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  • Can Forests Return After Wildfires?

Can Forests Return After Wildfires?

Sep 25 2020 Read 679 Times

With wildfires spreading across the US, Australia, Brazil and beyond on an unprecedented scale in recent years, deforestation has become a key watchword for environmentalists and the mainstream media. Now, a new study from the University of Colorado Boulder has suggested that there may be even more cause for concern than previously thought.

By analysing more than 710 square miles of forested area that have been adversely affected by wildfires over the last three decades, the team investigated how resilient the land was becoming to such catastrophes. Depressingly, they found that Douglas fir and ponderosa pine in particular were susceptible to irreparable damage from the blazes, with the land often converting to grasslands even up to 15 years after the inferno has been contained.

An encroaching threat

In recent years, the incidence and intensity of wildfires has increased across the globe. This has led to the devastation of millions of natural habitats for vulnerable wildlife, the destruction of countless trees and the deterioration of air quality in the surrounding area. The phenomena have prompted calls for communities to be better informed about the effects of such fires, allowing them to take action both before and after the fact to mitigate the worst impacts.

With that in mind, researchers from the University of Colorado Boulder examined 22 scorched sites over 710 square miles, stretching from southern Wyoming down to northern New Mexico. In particular, they focused their efforts on two species: Douglas fir and ponderosa pine, which make up around half of the trees in the study areas.

The team used satellite imaging data and on-the-ground observations of metrics like tree rings and juvenile saplings to compile a picture of how well the land was recovering. Unsurprisingly, they noticed that the locations which enjoyed cooler temperatures and increased precipitation were more susceptible to bouncing back, while those on lower-lying ground and hotter climes did not fare so well.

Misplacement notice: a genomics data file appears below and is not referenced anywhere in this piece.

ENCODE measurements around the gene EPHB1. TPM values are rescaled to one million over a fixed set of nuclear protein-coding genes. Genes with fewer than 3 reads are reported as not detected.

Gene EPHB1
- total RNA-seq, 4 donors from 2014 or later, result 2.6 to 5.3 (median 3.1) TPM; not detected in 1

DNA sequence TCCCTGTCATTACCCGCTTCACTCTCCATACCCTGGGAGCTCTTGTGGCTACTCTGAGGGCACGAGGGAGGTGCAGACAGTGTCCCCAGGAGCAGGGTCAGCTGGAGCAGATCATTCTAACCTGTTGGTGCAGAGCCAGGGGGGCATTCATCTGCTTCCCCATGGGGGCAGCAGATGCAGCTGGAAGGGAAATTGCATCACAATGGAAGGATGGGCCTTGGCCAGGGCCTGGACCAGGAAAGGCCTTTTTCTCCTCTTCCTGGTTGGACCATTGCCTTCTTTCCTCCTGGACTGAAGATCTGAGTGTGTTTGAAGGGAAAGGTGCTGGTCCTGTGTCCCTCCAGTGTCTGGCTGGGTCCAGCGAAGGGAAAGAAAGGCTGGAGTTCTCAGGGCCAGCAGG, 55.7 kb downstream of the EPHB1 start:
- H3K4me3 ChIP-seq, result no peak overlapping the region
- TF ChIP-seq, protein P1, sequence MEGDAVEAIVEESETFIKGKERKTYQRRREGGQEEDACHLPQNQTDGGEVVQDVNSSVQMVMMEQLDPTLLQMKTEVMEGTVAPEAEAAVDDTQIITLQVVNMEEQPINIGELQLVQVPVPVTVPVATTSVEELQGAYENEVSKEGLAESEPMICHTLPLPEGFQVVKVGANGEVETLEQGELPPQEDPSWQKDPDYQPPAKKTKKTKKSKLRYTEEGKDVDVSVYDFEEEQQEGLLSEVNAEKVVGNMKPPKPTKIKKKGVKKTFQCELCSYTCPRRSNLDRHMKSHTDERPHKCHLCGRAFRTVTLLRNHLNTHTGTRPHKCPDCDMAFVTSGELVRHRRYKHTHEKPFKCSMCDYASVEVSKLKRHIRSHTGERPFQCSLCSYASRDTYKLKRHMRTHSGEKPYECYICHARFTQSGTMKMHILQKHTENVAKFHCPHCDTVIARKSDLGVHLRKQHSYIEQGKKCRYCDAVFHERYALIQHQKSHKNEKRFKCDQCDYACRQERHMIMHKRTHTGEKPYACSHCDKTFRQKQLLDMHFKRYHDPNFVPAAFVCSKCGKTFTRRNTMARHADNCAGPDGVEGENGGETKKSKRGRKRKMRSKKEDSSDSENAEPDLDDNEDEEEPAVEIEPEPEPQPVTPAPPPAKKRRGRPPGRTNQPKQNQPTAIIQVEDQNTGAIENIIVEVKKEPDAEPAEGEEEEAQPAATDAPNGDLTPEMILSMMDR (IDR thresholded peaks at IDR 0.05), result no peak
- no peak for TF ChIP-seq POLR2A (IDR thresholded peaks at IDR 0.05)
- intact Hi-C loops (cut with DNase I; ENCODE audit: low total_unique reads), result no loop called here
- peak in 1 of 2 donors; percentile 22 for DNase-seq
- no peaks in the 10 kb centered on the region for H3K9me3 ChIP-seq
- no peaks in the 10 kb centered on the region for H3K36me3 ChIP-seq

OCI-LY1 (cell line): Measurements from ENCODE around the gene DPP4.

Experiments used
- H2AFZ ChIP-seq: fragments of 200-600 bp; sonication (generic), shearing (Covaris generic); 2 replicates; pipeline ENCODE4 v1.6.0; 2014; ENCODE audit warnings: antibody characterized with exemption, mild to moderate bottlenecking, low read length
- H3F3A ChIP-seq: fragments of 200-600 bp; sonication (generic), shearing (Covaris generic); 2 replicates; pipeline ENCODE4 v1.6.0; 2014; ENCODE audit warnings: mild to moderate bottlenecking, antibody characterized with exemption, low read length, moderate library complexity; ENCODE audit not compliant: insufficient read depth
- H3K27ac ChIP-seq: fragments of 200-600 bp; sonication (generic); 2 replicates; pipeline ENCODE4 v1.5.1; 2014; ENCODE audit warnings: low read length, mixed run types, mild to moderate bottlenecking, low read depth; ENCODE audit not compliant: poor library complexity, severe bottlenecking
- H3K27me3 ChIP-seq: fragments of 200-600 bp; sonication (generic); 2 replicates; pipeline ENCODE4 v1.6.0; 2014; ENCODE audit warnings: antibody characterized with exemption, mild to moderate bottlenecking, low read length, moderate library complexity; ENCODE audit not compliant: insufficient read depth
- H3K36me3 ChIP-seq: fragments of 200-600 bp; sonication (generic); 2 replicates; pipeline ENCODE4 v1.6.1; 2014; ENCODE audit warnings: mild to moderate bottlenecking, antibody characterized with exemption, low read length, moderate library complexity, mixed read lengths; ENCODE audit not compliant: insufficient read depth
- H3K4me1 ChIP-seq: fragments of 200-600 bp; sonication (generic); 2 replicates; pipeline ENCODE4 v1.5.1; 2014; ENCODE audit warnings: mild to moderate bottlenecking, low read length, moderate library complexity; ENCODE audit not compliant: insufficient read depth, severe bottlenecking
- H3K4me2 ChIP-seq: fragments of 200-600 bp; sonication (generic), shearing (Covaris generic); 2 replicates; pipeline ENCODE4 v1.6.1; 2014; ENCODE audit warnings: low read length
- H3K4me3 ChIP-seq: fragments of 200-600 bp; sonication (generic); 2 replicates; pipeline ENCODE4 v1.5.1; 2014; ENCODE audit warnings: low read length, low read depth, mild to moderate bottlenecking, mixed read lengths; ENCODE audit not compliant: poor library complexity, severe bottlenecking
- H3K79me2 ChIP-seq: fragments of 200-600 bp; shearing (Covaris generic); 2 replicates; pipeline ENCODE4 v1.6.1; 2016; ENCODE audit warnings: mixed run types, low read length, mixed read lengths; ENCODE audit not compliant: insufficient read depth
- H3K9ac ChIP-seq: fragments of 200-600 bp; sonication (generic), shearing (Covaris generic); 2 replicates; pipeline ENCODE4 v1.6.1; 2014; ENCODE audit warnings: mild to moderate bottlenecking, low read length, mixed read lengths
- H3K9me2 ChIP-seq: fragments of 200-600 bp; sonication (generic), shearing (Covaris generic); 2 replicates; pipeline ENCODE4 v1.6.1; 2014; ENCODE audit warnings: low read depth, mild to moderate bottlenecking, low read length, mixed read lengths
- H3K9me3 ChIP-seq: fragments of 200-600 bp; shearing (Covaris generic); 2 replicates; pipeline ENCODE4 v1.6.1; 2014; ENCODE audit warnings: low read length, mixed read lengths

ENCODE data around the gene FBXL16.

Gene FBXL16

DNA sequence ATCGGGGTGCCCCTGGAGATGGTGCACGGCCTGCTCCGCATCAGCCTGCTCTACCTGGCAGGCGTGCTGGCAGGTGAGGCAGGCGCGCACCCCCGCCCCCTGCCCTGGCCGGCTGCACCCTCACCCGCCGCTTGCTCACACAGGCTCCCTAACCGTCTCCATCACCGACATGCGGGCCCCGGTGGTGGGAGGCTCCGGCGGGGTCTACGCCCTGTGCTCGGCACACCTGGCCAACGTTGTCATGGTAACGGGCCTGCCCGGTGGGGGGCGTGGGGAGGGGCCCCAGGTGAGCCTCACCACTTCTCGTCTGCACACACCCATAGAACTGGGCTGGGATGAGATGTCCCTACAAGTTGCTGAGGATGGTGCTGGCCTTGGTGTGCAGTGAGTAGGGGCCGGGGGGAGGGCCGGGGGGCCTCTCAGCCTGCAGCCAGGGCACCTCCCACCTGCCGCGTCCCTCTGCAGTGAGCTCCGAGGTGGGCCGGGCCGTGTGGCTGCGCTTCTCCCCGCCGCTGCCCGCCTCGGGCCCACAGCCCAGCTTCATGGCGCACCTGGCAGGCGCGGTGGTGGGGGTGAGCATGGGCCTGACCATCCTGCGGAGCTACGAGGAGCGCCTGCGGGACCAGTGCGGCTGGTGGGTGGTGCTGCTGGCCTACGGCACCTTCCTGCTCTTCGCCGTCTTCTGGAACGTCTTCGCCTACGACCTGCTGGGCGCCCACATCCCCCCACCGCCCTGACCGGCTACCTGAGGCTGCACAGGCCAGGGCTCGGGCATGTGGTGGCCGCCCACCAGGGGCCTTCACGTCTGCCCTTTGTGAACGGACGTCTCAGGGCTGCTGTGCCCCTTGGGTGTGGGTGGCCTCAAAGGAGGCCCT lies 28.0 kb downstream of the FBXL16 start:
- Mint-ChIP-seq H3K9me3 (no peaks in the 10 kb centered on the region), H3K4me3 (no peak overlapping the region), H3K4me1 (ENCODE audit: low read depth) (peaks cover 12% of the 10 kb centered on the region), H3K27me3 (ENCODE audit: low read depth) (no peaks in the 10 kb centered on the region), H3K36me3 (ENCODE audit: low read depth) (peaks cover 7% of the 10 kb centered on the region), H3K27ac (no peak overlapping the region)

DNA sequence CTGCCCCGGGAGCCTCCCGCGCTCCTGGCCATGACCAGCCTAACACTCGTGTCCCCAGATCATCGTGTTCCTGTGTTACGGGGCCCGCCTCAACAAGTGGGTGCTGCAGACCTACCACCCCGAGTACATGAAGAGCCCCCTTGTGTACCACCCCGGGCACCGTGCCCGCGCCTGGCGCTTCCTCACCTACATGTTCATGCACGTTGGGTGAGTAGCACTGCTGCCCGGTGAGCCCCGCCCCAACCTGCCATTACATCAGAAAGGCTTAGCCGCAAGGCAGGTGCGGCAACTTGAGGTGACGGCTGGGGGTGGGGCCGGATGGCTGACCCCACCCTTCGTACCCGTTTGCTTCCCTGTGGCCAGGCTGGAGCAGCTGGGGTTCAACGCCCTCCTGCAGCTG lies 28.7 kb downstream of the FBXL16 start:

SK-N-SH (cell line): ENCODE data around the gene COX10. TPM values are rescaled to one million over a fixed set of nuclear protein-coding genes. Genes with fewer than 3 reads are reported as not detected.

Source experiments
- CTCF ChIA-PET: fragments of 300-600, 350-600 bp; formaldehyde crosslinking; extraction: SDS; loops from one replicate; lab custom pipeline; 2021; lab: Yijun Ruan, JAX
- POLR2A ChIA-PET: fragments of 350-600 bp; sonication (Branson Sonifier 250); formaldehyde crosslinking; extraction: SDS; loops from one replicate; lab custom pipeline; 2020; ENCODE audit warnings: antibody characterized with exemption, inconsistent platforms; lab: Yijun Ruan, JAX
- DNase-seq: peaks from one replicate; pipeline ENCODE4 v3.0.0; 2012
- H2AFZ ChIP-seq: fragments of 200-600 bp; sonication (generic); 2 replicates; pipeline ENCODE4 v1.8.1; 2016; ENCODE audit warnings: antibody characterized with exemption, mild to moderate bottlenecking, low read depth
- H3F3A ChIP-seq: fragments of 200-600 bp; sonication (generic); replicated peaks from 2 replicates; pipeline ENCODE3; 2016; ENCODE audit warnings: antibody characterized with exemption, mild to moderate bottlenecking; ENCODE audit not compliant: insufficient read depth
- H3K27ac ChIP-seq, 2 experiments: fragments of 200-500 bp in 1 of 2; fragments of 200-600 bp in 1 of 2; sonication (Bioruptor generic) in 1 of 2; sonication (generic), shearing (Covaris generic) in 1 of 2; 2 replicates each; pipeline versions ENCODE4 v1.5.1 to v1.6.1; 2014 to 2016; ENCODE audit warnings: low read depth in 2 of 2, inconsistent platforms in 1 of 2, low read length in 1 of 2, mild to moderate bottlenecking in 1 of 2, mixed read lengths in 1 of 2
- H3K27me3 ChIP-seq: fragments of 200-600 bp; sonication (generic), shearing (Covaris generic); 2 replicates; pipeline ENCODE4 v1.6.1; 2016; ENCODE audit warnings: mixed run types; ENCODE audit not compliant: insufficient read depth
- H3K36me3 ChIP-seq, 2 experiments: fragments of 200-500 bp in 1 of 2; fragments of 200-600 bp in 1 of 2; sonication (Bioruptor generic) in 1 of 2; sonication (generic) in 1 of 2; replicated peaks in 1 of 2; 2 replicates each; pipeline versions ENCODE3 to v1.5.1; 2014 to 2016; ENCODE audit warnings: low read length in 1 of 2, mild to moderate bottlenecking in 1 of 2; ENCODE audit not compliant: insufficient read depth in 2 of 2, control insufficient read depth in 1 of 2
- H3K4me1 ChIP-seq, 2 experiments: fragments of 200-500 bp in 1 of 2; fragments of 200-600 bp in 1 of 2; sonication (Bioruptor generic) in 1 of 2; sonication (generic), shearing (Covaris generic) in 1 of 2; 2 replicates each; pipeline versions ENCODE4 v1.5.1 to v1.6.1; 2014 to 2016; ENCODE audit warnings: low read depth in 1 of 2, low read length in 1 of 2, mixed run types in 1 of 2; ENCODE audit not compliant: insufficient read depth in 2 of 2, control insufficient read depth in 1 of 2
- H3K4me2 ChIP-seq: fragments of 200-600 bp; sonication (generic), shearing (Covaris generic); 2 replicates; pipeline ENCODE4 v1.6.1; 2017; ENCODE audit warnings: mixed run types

A gloomy outlook

As well as investigating how well forested areas have rebounded in the past and present, the team also explored projections of how they might hold up in the future. To do so, they employed statistical modelling programmes to ascertain how the two tree species might fare in a number of different scenarios. In one, no action to mitigate climate change and curb emissions was taken at all, while in another, so-called “moderate emissions scenario”, a drop-off in harmful gases was observed after 2040.

Under the former scenario, the study made for particularly depressing reading. If emissions are allowed to continue unchecked in the coming decades, a mere 6.3% of Douglas firs and only 3.5% of ponderosa pines are projected to survive by 2051. The outcome was slightly better under the moderate emissions scenario, but still less than a fifth (18%) of both species were expected to be able to bounce back.

“This study and others clearly show that the resilience of our forests to fire has declined significantly under warmer, drier conditions,” explained Tom Veblen, co-author on the study. “The big takeaway here is that we can expect to have an increase in fire continue for the foreseeable future, and, at the same time, we are going to see much of our land convert from forest to non-forest.”

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